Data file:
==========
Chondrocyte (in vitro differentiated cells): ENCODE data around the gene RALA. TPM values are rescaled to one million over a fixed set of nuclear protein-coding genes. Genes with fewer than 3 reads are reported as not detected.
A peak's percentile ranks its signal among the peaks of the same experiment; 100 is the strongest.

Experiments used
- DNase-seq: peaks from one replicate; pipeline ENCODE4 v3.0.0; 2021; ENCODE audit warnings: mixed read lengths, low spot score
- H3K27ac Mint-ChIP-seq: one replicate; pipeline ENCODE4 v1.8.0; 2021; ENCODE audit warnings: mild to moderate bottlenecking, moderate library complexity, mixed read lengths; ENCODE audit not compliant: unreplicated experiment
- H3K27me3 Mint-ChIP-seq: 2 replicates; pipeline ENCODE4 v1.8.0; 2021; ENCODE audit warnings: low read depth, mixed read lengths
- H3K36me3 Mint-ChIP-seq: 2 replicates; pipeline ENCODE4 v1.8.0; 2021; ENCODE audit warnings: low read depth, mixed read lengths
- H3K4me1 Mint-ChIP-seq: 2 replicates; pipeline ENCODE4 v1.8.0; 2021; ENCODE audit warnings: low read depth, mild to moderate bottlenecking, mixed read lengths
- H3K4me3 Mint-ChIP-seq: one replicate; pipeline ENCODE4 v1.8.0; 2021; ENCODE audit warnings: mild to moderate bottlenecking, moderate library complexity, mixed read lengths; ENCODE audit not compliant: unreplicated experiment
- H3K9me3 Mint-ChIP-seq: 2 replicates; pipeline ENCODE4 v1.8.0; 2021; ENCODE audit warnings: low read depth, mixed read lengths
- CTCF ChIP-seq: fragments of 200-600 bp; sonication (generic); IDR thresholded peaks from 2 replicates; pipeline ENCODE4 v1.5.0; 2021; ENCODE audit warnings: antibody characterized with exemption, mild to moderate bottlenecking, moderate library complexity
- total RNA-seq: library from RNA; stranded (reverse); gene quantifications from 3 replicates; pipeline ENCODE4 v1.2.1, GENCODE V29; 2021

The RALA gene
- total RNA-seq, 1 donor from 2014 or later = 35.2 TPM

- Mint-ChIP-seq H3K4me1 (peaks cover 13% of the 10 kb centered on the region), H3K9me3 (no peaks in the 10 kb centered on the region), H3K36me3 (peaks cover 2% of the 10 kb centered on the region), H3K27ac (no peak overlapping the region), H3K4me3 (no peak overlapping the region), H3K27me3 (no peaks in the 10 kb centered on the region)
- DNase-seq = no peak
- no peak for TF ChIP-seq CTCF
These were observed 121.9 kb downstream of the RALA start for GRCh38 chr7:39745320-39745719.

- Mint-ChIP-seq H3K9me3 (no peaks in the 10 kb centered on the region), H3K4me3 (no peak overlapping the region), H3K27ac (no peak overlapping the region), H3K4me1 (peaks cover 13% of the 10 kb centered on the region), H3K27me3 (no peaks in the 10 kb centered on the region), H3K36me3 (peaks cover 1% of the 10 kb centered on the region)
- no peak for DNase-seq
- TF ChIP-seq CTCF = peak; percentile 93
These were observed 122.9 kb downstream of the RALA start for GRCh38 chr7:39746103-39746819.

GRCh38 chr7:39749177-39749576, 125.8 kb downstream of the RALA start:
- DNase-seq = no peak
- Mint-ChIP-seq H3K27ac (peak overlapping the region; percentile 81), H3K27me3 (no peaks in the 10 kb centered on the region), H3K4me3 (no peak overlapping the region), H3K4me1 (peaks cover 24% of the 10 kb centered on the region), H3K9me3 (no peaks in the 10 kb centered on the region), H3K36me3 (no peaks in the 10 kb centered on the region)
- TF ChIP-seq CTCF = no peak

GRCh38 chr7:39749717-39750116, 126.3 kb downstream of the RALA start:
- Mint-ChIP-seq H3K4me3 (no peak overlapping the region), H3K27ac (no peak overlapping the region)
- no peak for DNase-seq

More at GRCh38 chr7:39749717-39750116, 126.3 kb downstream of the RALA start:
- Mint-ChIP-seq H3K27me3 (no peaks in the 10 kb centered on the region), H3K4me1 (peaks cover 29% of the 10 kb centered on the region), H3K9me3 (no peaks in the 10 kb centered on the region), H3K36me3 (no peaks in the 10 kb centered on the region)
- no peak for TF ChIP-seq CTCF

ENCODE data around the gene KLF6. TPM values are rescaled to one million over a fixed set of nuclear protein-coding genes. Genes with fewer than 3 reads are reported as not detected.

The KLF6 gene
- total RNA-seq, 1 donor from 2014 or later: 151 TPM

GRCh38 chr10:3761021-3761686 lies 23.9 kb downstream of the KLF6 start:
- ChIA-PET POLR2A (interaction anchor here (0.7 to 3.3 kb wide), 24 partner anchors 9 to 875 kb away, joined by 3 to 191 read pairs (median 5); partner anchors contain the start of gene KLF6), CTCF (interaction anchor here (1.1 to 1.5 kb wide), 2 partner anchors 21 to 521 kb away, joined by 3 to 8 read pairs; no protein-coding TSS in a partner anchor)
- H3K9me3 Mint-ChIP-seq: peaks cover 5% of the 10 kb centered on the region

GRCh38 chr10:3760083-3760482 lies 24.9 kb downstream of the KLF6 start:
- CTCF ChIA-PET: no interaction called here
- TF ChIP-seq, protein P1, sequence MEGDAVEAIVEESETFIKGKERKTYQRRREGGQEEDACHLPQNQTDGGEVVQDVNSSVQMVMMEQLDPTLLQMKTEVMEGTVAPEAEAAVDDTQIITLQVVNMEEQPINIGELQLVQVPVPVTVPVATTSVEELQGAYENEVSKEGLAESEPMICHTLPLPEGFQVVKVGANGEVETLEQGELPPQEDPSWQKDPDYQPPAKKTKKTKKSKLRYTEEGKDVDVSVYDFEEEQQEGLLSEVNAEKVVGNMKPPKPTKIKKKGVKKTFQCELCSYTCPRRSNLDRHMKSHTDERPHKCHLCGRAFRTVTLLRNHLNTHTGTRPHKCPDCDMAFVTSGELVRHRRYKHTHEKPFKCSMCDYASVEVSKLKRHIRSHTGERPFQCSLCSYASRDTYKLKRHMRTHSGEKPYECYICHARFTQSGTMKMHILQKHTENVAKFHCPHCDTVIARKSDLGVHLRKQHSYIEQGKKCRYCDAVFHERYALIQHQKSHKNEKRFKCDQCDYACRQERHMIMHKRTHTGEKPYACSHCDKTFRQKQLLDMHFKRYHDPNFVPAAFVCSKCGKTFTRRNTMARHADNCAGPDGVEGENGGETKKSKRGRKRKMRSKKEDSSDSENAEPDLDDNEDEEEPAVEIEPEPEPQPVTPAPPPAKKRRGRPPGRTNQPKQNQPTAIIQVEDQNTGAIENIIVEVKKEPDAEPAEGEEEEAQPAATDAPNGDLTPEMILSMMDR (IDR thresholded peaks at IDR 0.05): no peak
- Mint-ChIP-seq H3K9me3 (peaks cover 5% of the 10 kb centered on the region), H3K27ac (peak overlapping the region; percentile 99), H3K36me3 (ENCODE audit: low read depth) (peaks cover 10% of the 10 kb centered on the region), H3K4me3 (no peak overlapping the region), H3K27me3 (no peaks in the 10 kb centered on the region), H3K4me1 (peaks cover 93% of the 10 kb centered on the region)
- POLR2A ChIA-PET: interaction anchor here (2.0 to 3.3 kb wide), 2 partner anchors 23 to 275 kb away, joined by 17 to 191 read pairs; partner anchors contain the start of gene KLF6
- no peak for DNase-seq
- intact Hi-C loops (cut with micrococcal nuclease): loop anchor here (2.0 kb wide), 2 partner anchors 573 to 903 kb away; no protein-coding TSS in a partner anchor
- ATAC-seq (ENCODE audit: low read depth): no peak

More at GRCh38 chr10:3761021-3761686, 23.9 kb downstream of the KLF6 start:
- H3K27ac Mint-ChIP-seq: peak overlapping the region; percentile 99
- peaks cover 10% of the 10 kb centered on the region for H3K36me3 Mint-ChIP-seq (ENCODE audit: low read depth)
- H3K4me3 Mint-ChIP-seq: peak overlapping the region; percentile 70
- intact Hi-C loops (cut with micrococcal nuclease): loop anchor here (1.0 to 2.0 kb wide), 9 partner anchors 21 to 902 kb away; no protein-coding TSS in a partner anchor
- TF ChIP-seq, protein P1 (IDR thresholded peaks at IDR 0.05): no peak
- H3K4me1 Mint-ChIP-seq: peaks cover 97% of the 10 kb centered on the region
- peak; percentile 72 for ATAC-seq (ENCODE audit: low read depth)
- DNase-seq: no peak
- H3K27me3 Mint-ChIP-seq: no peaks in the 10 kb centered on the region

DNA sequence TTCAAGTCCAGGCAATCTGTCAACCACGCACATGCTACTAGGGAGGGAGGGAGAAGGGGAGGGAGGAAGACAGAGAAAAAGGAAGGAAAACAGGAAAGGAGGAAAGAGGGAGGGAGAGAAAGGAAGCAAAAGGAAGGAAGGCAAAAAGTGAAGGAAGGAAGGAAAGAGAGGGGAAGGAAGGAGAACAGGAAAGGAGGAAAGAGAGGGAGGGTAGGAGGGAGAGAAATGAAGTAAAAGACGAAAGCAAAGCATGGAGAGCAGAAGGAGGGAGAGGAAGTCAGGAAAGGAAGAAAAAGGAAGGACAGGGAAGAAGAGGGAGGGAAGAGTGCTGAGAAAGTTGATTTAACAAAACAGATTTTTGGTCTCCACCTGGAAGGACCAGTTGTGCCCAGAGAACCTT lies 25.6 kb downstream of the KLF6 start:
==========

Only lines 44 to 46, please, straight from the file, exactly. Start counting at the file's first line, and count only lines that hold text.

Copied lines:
- no peak for DNase-seq
- intact Hi-C loops (cut with micrococcal nuclease): loop anchor here (2.0 kb wide), 2 partner anchors 573 to 903 kb away; no protein-coding TSS in a partner anchor
- ATAC-seq (ENCODE audit: low read depth): no peak